EPC Engineering Enrolments Survey Results 2021/22

The results of the 2021 EPC Engineering Enrolments Survey are now available. Watch the launch presentation, view the slide-deck, or read the summary blog.

Headlines

Firstly, a huge thank you for member contributions to this year’s EPC engineering enrolments survey. The survey gives us all an early temperature check of the health of HE undergraduate and postgraduate engineering enrolments; and is the only place you can gain this insight, long before official sector enrolment data for 2021/22 is available.

We are delighted to return to a full survey in 2021, following an abridged version last year to respond to the initial challenges of the pandemic. What’s more, member engagement was up even on pre-pandemic levels with approximately half of our member universities submitting a survey – covering nearly 200 discrete disciplines at 40 universities. Coverage was also consistent with pre pandemic, with circa 30K enrolments covering all countries and regions of the UK.

This transports us to headline engineering enrolments holding at pre-pandemic levels, despite reported EU enrolments being (unsurprisingly) distinctly slashed. Post-graduate enrolments are up (dominated by international / Russell Group), first degree home distributions – including at discipline level – are remarkably similar to 2019/20 (a strong home market) and other undergraduate enrolments are down.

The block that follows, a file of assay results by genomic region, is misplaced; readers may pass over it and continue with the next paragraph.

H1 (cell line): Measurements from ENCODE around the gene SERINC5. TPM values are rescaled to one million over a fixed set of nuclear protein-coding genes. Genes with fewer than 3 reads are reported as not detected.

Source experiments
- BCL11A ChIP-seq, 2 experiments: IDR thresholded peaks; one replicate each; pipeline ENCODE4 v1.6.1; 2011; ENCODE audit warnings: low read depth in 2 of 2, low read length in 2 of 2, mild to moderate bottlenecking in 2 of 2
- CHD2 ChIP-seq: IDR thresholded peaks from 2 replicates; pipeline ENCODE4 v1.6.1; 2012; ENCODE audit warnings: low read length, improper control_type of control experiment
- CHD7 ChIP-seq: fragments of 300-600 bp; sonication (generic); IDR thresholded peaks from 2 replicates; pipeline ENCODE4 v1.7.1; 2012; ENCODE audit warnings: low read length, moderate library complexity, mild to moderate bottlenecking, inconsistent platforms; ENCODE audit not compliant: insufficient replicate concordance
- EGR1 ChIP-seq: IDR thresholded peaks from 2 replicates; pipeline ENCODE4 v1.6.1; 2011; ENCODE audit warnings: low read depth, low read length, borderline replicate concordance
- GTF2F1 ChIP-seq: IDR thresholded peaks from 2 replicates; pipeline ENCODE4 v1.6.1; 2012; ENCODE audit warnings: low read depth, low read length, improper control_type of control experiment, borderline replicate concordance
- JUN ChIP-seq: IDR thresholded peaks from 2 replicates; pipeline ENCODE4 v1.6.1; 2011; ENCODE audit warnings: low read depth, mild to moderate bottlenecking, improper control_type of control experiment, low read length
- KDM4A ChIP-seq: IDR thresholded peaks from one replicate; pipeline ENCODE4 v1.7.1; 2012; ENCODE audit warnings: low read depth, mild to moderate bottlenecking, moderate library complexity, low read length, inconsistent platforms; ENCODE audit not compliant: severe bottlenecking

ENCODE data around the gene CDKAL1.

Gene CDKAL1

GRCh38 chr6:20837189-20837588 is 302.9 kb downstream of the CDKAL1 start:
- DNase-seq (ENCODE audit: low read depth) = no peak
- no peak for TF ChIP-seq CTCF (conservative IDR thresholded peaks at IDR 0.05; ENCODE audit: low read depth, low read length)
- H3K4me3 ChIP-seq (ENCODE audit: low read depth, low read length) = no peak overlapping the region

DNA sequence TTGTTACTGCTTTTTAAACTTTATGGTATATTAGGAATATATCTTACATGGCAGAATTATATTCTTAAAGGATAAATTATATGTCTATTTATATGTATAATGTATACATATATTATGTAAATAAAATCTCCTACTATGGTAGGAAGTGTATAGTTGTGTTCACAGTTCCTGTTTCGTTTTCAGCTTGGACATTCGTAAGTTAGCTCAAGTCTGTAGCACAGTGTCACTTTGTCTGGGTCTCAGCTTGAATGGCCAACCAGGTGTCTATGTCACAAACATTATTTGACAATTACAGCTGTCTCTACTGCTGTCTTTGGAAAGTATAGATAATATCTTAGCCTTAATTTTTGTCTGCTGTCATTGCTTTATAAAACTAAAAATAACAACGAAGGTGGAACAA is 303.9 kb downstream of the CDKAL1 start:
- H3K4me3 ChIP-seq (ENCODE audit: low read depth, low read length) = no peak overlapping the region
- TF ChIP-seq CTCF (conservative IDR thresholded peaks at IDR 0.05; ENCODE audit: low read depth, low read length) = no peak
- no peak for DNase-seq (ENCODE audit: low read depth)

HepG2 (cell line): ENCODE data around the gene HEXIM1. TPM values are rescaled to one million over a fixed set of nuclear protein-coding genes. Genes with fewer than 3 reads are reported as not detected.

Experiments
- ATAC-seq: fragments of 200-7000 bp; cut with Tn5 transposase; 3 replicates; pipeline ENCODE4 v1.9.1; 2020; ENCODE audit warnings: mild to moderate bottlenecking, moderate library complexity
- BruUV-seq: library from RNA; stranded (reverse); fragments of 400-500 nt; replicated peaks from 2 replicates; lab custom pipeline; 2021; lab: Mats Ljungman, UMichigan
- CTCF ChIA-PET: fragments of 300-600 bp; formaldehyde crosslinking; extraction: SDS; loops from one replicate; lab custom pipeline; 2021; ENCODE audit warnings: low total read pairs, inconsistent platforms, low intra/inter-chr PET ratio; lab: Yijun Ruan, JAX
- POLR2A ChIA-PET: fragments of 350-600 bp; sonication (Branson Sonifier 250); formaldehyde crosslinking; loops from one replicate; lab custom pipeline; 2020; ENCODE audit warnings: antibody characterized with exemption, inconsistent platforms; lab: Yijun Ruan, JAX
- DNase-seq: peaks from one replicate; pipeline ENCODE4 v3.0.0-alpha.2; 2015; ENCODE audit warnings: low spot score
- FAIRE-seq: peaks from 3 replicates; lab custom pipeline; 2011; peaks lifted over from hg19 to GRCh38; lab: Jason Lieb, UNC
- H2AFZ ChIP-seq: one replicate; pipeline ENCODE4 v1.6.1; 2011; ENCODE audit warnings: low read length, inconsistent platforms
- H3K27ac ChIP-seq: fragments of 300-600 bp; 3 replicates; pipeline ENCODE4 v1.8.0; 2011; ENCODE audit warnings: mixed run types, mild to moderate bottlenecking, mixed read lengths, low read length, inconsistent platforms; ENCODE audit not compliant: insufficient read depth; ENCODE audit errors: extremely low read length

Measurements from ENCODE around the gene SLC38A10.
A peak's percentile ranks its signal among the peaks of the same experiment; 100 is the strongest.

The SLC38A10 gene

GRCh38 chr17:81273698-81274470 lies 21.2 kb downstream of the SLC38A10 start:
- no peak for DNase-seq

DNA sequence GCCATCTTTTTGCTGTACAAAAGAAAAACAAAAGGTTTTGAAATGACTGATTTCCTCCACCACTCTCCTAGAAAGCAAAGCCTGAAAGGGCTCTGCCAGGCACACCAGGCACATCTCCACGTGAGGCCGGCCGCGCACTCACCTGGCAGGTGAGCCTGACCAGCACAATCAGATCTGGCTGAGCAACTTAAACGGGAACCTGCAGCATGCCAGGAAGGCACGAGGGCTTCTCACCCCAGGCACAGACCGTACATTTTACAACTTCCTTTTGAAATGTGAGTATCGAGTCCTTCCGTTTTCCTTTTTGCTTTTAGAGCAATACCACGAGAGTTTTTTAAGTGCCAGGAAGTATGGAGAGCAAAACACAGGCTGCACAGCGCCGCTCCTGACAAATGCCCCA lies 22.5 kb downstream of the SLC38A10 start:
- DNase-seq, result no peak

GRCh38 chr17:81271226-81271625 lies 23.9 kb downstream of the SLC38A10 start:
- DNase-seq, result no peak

This leads us to a couple of really interesting insights…

While a stable non-EU (overseas) market sounds good during a pandemic in which international travel has been seriously impeded, early indications are that the international undergraduate cohort has increased outside of engineering. In engineering, however, and coupled with the realisation of the expected drop in EU enrolments, we’re seeing a contracted overseas market overall. With engineering a dominant international player in UKHE, what does this mean? Could it be an early sign of saturation with the rest of the sector ready to close in, or is there more subject nuance here at a time where engineering cannot readily be studied remotely without compromise on the kit that makes our courses more expensive to deliver in the first place?

What about the foundation degree and degree apprenticeship enrolments? Taking a contraction of enrolments in our survey of approximately 20% as an early indicator of the health of the other undergraduate market, why should engineering be shrinking in this area when UCAS are simultaneously reporting apprenticeships to be more popular than ever? Reminded annually that market forces aren’t the only factor at play in changes to enrolments, we should consider if this is a discipline response to the funding uncertainties, or maybe a lack of capacity for innovation in the context of moving teaching and learning online?

Electrical engineering is one to watch in this space; approx. 1 in 3 Degree Apprenticeships and 1 in 4 Foundation degrees are in Electrical, electronic and computer engineering and this appears to be growing (despite declining elsewhere). Another discipline of interest is IT, systems sciences and computer software engineering with enrolments increasing at both undergraduate and postgraduate level. The AI phenomenon?

Many more insights are available in our findings, including in relation to regional, female and part-time enrolments. If you wish to dive deeper into this this year’s outcomes, EPC members can view the presentation slide deck, or watch the launch recording. As always, we would appreciate your views on the value of this work.

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